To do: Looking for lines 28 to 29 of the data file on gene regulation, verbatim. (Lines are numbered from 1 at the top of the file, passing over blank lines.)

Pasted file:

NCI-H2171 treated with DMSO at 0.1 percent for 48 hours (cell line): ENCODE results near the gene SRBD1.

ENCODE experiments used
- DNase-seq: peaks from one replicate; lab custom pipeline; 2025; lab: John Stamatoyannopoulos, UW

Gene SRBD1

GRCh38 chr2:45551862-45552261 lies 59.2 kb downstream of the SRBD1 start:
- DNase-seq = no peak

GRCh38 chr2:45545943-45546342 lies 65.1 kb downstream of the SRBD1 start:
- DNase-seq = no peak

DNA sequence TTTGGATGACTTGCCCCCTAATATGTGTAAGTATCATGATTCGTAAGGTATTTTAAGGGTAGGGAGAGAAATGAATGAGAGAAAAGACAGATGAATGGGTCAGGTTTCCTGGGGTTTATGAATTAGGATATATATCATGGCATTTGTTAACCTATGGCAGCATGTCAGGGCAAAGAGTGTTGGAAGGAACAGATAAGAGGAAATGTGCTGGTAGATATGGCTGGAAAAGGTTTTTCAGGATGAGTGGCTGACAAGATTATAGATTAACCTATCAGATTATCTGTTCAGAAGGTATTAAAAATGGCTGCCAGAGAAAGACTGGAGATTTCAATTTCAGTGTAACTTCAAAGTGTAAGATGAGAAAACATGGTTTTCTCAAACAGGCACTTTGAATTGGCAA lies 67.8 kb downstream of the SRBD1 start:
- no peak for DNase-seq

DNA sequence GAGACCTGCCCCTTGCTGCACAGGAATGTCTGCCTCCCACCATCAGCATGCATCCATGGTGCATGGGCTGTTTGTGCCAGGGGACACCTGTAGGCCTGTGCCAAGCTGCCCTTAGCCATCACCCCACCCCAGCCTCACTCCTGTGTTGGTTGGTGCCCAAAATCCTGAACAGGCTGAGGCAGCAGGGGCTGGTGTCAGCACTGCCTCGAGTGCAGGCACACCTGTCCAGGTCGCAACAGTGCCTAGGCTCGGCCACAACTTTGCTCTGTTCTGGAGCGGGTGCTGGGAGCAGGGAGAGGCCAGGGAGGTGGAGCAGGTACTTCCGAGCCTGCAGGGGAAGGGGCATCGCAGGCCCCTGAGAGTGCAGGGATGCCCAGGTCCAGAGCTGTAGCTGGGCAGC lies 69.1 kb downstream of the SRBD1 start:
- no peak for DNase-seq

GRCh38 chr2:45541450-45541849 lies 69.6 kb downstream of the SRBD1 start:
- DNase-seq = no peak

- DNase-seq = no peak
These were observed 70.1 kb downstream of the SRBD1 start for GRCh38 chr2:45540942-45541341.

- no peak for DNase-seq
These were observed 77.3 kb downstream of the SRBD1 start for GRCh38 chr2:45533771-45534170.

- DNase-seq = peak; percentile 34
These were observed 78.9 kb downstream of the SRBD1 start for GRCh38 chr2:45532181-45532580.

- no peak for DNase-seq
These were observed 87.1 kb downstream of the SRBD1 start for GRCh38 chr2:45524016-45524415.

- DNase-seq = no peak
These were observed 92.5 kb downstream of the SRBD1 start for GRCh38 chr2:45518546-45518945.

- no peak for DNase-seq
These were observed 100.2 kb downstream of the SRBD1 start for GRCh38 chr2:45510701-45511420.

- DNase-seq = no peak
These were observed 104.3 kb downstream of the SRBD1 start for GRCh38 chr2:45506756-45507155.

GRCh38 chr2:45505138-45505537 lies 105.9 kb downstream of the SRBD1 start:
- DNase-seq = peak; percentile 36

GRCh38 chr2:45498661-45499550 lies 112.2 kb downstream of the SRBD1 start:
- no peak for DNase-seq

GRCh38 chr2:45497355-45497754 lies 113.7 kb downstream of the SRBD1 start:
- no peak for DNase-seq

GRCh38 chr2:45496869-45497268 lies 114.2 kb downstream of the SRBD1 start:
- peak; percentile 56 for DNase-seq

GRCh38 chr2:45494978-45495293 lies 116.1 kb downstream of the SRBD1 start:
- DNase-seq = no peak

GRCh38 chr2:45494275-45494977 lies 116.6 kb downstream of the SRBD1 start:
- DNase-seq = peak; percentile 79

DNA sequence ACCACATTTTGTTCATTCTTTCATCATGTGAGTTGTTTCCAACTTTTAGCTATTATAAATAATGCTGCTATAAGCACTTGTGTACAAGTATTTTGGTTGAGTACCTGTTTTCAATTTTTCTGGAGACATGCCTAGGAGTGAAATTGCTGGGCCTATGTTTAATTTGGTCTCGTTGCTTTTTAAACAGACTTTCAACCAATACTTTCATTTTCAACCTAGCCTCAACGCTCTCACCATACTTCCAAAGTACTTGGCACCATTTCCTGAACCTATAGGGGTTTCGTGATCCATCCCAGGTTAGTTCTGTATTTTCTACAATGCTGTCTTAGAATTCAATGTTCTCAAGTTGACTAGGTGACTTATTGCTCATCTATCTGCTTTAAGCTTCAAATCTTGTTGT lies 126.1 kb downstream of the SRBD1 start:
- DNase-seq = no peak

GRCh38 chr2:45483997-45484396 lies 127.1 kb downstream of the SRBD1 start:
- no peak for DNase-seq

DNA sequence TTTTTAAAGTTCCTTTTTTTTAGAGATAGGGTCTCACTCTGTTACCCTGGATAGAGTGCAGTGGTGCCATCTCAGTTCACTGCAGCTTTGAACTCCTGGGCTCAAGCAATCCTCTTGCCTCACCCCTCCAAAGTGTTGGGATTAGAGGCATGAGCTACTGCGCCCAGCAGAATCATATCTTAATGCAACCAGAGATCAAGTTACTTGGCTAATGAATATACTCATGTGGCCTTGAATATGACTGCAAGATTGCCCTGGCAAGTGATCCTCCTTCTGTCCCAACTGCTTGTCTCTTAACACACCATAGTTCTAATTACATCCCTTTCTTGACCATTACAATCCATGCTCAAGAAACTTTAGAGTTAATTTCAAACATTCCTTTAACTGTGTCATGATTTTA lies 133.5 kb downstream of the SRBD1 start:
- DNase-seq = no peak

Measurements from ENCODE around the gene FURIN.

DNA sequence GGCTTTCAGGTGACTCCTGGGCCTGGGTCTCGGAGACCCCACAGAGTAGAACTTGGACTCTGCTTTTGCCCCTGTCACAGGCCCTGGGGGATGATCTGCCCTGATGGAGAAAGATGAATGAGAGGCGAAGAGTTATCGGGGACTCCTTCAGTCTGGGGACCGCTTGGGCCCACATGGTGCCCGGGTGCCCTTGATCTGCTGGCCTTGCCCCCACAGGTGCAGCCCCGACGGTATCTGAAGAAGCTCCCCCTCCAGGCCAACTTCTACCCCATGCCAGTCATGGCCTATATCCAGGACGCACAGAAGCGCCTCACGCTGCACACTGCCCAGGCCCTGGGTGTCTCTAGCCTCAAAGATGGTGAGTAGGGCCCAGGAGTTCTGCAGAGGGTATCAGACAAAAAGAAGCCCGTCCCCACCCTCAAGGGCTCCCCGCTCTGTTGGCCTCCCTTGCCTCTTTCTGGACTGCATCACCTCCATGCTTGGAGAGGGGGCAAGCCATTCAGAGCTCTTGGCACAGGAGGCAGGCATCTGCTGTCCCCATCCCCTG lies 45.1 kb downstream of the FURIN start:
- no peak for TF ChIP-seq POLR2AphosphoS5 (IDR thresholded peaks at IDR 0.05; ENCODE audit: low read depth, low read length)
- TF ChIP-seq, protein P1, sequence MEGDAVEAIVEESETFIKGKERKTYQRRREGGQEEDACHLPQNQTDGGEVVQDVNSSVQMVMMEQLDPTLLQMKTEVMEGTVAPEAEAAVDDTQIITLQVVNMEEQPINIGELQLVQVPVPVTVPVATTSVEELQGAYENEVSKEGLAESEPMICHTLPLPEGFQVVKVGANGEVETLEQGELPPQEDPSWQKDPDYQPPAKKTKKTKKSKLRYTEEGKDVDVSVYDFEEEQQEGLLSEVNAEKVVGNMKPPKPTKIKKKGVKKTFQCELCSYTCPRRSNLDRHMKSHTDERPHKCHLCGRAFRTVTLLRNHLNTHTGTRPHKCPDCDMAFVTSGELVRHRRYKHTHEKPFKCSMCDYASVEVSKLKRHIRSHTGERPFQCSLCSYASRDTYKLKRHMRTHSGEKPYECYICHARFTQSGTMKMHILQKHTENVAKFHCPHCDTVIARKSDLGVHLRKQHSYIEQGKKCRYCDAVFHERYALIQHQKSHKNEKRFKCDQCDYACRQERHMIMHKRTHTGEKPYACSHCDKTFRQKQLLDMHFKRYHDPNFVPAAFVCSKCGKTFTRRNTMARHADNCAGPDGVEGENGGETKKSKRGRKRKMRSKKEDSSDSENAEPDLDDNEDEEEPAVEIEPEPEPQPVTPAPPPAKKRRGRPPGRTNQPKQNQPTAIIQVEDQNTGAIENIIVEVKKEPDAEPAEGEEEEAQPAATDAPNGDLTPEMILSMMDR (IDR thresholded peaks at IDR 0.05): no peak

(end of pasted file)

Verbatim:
These were observed 104.3 kb downstream of the SRBD1 start for GRCh38 chr2:45506756-45507155.

GRCh38 chr2:45505138-45505537 lies 105.9 kb downstream of the SRBD1 start: